• 1985 Born: Dave Franco, American actor, best remembered for roles in films 21 Jump Street, Warm Bodies, Now You See Me, Neighbors.
  • 1985 Born: Blake Ross, American software developer, best known for creation of the Mozilla Firefox Internet browser.
  • 1983 Died: Norma Shearer, Canadian-American actress and singer, one of the most popular actresses in North America, an Academy Award winner for Best Actress. Shearer is best remembered for roles in The Women, Marie Antoinette, Romeo and Juliet.
  • 1982 Died: Karl von Frisch, Austrian ethologist, Nobel Prize laureate for achievements in comparative behavioral physiology and pioneering work in communication between insects.
  • 1981 Born: Adriana Lima, Brazilian model and actress, Victoria's Secret Angel and spokesmodel for Maybelline cosmetics. The secant top-earning model on the Forbes list in 2014.
  • 1978 Died: Guo Moruo, Chinese historian, author, and poet, highly regarded figure in the Chinese contemporary literature and often referred to as the Chinese Goethe.
  • 1967 The Soviet probe Venera 4 was launched. It became the first space probe to enter another planet's atmosphere and successfully return data.
  • 1964 Anti-apartheid activist and African National Congress leader Nelson Mandela was sentenced to life in prison for sabotage in South Africa.
  • 1957 Died: Jimmy Dorsey, American saxophonist, composer, and bandleader, best known for composing of the jazz and pop standards I'm Glad There Is You and It's the Dreamer In Me.
  • 1942 Born: Bert Sakmann, German physiologist and biologist, Nobel Prize laureate for work on function of single ion channels in cells.
  • 1940 13,000 British and French troops surrendered to Major General Erwin Rommel at Saint-Valery-en-Caux, France.
  • 1939 Paramount Pictures began shooting of Dr. Cyclops, the first horror film photographed in three-strip Technicolor.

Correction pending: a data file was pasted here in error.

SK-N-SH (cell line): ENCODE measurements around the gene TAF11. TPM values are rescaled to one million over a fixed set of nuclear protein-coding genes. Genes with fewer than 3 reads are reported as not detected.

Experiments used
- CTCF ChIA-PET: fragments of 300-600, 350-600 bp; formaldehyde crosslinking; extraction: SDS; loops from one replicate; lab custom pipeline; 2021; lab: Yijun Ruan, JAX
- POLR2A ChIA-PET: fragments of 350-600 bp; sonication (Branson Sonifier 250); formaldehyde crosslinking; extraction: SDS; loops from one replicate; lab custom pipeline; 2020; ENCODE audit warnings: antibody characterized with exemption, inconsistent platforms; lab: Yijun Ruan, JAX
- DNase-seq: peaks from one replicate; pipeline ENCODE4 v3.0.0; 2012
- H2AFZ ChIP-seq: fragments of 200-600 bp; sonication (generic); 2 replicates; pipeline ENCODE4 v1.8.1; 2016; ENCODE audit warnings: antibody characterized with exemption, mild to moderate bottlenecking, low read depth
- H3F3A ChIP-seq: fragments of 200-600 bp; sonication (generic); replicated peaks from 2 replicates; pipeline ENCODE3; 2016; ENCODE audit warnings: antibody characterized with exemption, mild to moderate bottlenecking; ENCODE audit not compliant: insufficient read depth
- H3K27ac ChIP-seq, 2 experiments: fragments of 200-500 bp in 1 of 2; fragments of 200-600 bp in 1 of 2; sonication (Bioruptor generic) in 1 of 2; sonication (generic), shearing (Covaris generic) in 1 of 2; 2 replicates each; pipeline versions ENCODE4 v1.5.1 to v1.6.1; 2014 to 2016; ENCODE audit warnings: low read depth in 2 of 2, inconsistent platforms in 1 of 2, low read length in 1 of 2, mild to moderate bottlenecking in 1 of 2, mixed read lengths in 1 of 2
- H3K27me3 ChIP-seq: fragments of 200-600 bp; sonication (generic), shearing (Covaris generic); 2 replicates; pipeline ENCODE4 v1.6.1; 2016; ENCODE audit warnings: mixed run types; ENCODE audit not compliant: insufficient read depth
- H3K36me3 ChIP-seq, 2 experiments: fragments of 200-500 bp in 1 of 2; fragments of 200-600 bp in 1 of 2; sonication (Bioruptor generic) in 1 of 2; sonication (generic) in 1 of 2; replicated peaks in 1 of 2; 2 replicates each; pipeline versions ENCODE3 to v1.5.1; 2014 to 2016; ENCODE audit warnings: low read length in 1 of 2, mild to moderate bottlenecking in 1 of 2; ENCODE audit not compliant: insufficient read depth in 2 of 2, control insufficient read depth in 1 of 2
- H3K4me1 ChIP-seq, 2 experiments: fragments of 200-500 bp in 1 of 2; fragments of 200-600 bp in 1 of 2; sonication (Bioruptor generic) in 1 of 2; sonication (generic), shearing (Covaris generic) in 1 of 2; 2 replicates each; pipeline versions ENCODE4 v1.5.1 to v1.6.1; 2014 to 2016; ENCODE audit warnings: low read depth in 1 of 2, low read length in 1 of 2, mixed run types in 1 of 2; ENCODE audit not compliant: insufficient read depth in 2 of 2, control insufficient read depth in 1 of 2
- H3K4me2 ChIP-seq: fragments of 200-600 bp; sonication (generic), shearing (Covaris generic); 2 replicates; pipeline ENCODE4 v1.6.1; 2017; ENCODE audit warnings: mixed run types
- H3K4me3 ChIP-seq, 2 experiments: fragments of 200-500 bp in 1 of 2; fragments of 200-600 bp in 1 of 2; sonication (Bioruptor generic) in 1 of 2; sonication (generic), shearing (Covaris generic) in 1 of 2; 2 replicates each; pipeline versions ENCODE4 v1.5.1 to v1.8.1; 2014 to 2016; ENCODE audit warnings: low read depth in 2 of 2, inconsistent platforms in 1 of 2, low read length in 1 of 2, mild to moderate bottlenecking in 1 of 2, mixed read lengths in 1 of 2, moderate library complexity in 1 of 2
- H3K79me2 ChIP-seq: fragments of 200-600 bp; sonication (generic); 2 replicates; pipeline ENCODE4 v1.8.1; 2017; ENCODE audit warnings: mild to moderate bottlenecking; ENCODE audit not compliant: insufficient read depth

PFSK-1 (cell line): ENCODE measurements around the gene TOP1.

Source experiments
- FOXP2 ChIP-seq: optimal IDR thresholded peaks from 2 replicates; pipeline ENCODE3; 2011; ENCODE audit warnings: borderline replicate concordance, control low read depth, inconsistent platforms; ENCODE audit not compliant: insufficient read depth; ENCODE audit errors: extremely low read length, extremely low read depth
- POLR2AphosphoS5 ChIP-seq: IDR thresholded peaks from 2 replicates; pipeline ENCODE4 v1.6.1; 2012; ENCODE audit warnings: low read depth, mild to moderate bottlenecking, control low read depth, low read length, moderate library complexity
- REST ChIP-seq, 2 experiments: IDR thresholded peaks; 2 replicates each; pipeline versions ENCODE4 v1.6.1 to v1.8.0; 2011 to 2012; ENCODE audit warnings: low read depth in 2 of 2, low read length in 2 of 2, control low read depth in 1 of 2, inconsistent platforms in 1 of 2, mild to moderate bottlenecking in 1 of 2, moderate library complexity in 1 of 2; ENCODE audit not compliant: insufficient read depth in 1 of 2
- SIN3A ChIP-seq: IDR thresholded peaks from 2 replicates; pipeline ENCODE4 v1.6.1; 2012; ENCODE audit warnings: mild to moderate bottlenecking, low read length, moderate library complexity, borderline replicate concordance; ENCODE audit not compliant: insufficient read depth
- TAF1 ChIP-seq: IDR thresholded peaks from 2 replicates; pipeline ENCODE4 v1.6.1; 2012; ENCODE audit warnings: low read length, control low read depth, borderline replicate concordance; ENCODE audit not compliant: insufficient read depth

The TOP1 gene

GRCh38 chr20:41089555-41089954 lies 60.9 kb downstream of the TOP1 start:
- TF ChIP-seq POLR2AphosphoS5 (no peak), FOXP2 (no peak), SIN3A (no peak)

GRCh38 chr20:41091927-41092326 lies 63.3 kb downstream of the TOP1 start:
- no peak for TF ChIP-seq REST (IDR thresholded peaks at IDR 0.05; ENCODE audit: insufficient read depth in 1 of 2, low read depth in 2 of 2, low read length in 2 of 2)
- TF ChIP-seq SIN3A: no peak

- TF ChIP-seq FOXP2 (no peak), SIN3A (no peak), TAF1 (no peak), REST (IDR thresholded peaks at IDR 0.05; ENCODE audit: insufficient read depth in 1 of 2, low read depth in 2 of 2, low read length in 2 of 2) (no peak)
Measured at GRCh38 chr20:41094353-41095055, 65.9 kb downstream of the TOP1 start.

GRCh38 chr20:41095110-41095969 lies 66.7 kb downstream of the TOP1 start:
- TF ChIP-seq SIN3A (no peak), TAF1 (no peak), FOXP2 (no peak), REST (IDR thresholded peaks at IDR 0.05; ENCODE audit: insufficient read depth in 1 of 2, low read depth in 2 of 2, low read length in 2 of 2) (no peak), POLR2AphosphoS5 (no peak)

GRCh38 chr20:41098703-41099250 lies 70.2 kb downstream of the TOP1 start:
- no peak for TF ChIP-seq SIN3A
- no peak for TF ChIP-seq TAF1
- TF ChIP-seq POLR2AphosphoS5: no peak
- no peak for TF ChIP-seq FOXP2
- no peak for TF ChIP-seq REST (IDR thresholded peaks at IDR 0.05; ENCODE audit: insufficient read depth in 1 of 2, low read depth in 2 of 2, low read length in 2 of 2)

• 1924 Born: George H. W. Bush, American lieutenant and politician, the 41st President of the United States, who served from 1989 to 1993, the father of former President George W. Bush.
  • 1915 Born: David Rockefeller, American banker and businessman, the oldest living member of the Rockefeller family and its current head.
  • 1912 Died: Frédéric Passy, French economist, founder of the Peace League, Nobel Prize laureate for role in founding the International Red Cross Movement and initiating the Geneva Convention.
  • 1899 Fritz Albert Lipmann, German-American biochemist, Nobel Prize laureate for discovery of coenzyme A.
  • 1864 Overland Campaign, American Civil War: Ulysses S. Grant gave the Confederate forces under Robert E. Lee a victory when he pulled his Union troops from their positions at Cold Harbor, Virginia and moved south.
  • 1806 Born: John A. Roebling, German-American civil engineer, most famous for his rope suspension bridge designs, in particular, the Brooklyn Bridge.
  • 1802 Born: Harriet Martineau, English sociologist and author, often regarded to be the first female sociologist. Among her notable works are Household Education, Illustrations of Political Economy, Society in America, How to Observe Morals and Manners.
  • 1778 Died: Philip Livingston, American merchant and politician, delegate for New York to the Continental Congress from 1775 to 1778 and one of the statesmen who signed the Declaration of Independence.
  • 1772 Died: Marc-Joseph Marion du Fresne, French explorer. He made important discoveries in the south Indian Ocean, Tasmania and New Zealand. He and 26 men of his crew were killed by Maori tribe and eaten.
  • 1577 Born: Paul Guldin, Swiss astronomer and mathematician. He discovered the Guldinus theorem to determine the surface and the volume of a solid of revolution.
  • 1550 King Gustav I of Sweden founded the city of Helsinki, Finland. At that time the city belonged to Sweden.